As for the best path forward in our application, I'm not sure if it's best to alter our HTTParty-based lib to do the hash transformation or to bypass strong params for the Rails app. I suppose if the app will never use Active Record then we're safe to bypass strong params. If we might use Active Record in the future, however, then I suppose our http lib should be altered instead.

@rafaelfranca I'm not sure what you have in mind re: a method in active model, but I'm happy to discuss and/or test out ideas if you have any.

I'm also not sure what to suggest about the overall issue re: the HTTParty bug @matthewd pointed out. As @jeremy mentioned a long time ago #14384 (comment) params has been a hash for a long time, and I expect other people will encounter similar issues going forward, especially when using third-party libs.

I suppose HTTParty et al might be able to add support for "Rails 5 params" via respond_to or such, but currently I think the suggested change would be for people to adjust their applications to call to_unsafe_hash on params before sending them along to http libs, or to create a wrapper around the lib that does the transformation automagically? (Or to bypass strong params as we're thinking of doing.) If there are any additional ideas, it might make sense for me to work up a short section to add to the Rails Guides for future people upgrading that describes the potential issue and the suggested workaround(s)?

Contributor

trevorturk commented Dec 14, 2016

Ah, thanks for the additional info @matthewd. We were thinking of doing something along these lines:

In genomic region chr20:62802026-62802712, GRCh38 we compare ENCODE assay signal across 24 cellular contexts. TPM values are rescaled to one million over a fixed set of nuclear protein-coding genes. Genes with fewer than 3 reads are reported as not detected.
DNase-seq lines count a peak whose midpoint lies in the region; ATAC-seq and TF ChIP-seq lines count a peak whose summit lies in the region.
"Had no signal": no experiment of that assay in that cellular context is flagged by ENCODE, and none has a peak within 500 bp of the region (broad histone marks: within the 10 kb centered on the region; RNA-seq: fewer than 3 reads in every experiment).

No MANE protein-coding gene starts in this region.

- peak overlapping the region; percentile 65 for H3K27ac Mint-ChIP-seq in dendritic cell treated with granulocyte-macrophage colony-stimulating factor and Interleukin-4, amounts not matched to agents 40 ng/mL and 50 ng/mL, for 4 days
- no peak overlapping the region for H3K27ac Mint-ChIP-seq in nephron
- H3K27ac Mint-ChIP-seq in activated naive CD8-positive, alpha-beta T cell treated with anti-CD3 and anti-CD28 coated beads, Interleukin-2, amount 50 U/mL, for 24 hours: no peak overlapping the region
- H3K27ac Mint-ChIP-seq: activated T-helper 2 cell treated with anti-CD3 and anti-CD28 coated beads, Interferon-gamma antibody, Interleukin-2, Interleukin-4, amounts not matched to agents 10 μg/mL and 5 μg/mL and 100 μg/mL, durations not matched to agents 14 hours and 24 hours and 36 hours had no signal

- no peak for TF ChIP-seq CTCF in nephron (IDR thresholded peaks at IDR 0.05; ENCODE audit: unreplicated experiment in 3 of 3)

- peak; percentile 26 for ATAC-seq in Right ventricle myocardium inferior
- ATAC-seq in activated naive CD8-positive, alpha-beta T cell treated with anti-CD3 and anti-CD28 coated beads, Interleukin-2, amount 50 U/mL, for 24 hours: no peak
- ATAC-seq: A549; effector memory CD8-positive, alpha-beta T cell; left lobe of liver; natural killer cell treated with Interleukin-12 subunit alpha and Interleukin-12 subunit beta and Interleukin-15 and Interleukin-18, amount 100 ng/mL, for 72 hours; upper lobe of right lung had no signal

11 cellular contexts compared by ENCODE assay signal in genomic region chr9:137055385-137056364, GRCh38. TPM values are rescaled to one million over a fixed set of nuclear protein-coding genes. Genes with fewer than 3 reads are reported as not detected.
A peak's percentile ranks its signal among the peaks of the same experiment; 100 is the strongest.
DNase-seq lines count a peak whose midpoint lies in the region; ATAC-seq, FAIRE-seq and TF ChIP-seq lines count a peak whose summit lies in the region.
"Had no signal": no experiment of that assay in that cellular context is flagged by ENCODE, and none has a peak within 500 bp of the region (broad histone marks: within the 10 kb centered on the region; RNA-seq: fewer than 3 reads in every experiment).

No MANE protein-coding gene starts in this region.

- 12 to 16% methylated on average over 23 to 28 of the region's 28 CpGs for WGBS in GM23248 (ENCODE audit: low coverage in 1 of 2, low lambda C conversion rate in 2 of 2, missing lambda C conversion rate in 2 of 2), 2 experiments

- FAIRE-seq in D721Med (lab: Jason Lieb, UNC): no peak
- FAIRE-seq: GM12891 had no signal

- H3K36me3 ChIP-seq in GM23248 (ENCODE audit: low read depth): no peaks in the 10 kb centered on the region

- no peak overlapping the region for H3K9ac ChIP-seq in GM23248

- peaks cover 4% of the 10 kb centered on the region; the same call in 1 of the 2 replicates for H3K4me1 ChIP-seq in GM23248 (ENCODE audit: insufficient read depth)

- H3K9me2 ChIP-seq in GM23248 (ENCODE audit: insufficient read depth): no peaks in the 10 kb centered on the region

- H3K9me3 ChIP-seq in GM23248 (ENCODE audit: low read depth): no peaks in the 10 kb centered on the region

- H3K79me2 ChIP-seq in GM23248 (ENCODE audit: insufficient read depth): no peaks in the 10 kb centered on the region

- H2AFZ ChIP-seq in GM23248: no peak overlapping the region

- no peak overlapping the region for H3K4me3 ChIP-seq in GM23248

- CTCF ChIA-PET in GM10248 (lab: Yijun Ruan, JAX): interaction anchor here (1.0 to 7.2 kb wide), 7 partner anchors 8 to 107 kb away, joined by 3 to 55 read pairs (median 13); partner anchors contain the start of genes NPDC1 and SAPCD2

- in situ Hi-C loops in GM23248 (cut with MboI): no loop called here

class ApplicationController < ActionController::Base
    def params
    @_params ||= request.parameters
  end

  def params=(val)
    @_params = val
  end
end

...which would bypass strong params insofar as we use them by reverting to the ActionController::Metal definitions, but I also like your suggestion to use super.to_unsafe_h. Can you think of any reason to prefer one method over the other? I suppose you could use request.parameters instead of params as a rule, but I suspect params would creep back into the codebase over time, so overriding params one way or another probably makes sense.

@rafaelfranca I was feeling negative about this change when I first encountered it, but after reading through the GitHub issues and comments etc I think I understand the reasoning, and I appreciate all of the work that has gone into making our Rails apps as secure as possible. As @matthewd said, it's so easy for people to send unexpected params that we need all the protection we can get, I'm sure.

As for the best path forward in our application, I'm not sure if it's best to alter our HTTParty-based lib to do the hash transformation or to bypass strong params for the Rails app. I suppose if the app will never use Active Record then we're safe to bypass strong params. If we might use Active Record in the future, however, then I suppose our http lib should be altered instead.

@rafaelfranca I'm not sure what you have in mind re: a method in active model, but I'm happy to discuss and/or test out ideas if you have any.

I'm also not sure what to suggest about the overall issue re: the HTTParty bug @matthewd pointed out. As @jeremy mentioned a long time ago #14384 (comment) params has been a hash for a long time, and I expect other people will encounter similar issues going forward, especially when using third-party libs.

I suppose HTTParty et al might be able to add support for "Rails 5 params" via respond_to or such, but currently I think the suggested change would be for people to adjust their applications to call to_unsafe_hash on params before sending them along to http libs, or to create a wrapper around the lib that does the transformation automagically? (Or to bypass strong params as we're thinking of doing.) If there are any additional ideas, it might make sense for me to work up a short section to add to the Rails Guides for future people upgrading that describes the potential issue and the suggested workaround(s)?

rspeicher pushed a commit to gitlabhq/gitlabhq that referenced this pull request Apr 18, 2018

[Rails5] Add `safe_params` helper
Rails 5.0 requires to explicitly permit attributes when building a URL
using current `params` object.

The `safe_params` helper allows developers to just call `safe_params.merge(...)`
instead of manually adding `permit` to every call.

rails/rails#20868